Your credit report is maintained by one of two major credit rating agencies in Canada: Equifax and Trans Union. When you apply for a loan, whether a credit card or a mortgage, your lender will review your credit report. This report contains information about whether or not you have unpaid bills, how much credit you have outstanding and even how many times you have applied for credit.
If you file for bankruptcy a note will appear on your credit report indicating that you have done so. This information is provided to the credit bureau by the federal Superintendent of Bankruptcy. Each month they provide a list to the credit reporting agencies of everyone who has filed bankruptcy in Canada or a consumer proposal. It is important to understand that it is not your trustee advising the credit bureau of your bankruptcy, or your discharge. Rather it is part of the process completed by the Office of the Superintendent of Bankruptcy. They also provide a list of people who have been discharged.
How Long Does Bankruptcy Stay On Your Credit Report?
According to Equifax, Canada’s largest credit reporting agency, a first time bankruptcy will appear on your credit report for six years after your date of discharge. This means if you are bankrupt for the minimum period of nine months, your bankruptcy will appear on your credit report for nine months plus six years, or almost seven years in total.
A second bankruptcy appears on your credit report for 14 years.
Bankruptcy And Your Credit Rating
Equifax uses a 1 to 9 scale, with perfect credit displayed as an R1; a bankruptcy is an R9. Your credit rating will be listed as an R9 for the six year period after your discharge.
Rebuilding Your Credit Score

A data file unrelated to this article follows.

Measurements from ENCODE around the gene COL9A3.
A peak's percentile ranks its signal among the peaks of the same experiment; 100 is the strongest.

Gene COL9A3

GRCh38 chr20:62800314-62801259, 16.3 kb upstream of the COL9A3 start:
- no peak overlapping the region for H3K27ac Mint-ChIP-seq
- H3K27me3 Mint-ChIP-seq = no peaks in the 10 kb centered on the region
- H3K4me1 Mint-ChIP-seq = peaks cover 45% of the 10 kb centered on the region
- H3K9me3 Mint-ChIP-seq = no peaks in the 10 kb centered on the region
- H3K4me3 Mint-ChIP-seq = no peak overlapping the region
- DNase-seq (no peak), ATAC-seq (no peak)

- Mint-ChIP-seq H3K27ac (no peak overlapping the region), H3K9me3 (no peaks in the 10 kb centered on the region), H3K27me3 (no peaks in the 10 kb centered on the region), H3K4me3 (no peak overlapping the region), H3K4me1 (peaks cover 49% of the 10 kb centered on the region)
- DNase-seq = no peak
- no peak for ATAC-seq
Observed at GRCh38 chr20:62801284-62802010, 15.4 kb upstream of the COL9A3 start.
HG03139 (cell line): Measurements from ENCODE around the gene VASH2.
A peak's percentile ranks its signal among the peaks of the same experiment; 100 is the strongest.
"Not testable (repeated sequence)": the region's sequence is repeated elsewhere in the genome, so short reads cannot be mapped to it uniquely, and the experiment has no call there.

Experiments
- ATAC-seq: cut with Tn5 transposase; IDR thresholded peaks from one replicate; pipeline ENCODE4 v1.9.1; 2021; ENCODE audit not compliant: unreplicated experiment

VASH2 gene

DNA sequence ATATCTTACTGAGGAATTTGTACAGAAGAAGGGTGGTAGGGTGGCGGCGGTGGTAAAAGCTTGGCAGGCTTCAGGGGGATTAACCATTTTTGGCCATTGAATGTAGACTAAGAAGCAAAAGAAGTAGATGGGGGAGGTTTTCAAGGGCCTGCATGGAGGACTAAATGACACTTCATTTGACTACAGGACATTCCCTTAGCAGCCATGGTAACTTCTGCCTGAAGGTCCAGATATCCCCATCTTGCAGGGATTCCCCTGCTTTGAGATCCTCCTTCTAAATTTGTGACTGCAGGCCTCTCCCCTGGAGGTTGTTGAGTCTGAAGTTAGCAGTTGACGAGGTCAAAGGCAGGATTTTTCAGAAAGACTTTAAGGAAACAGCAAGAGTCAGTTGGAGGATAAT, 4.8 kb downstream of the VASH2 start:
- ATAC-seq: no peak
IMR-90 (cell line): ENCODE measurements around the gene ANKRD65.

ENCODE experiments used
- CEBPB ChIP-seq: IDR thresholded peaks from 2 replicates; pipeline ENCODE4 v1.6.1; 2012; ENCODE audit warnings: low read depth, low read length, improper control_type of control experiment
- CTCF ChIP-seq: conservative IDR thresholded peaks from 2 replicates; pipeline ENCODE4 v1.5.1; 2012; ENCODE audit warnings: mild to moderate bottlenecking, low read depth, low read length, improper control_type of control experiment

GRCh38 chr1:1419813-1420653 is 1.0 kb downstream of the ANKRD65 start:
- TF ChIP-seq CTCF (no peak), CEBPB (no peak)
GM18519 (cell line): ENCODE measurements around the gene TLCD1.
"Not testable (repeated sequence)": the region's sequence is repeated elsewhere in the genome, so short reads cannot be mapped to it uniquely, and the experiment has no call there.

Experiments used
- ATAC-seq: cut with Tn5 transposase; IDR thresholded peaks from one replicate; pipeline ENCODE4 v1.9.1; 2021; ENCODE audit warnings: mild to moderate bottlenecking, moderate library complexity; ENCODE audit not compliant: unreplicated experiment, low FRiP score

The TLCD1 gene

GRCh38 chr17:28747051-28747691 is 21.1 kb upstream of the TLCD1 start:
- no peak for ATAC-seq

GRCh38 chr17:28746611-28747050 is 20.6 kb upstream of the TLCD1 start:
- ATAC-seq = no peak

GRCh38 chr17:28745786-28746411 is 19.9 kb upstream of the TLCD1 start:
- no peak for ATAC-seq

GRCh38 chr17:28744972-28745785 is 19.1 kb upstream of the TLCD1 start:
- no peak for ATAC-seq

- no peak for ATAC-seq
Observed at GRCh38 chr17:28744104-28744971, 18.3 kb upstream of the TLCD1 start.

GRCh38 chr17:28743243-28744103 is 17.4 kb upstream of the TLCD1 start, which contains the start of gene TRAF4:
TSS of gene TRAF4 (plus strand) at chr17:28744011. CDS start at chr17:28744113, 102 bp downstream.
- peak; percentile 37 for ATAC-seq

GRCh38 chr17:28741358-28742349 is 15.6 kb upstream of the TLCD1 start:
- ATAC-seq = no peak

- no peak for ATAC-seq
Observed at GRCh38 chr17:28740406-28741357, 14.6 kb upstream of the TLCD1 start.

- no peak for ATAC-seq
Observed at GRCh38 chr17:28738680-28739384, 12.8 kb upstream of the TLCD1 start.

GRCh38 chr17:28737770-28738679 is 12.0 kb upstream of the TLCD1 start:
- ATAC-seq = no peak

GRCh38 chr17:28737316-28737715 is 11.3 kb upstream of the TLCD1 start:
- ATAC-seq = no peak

Your ability to borrow is dependent on more than just one item on your credit report. A past bankruptcy is one factor, but a potential lender will review other factors including your income, work history, living situation, and other credit you have re-established.
If you want to rebuild your credit rating after bankruptcy, it is recommended that you do the following:
- Understand what factors affect your credit score beyond just your bankruptcy;
- Build up your savings (to use as a security deposit or down payment if needed);
- Pay all of your regular bills on time, and then;
- Gradually re-establish credit, perhaps with a secured credit card.
Over time you can rebuild your credit rating after bankruptcy. While you may be able to qualify for a secured credit card within one year, it generally takes two years or more to qualify for something as large as a second mortgage.
Ignoring your debts because you are worried about their impact on your credit score is not a good option. It is better to take action soon, so that you can begin the process of rebuilding your finances and then rebuilding your credit rating after bankruptcy.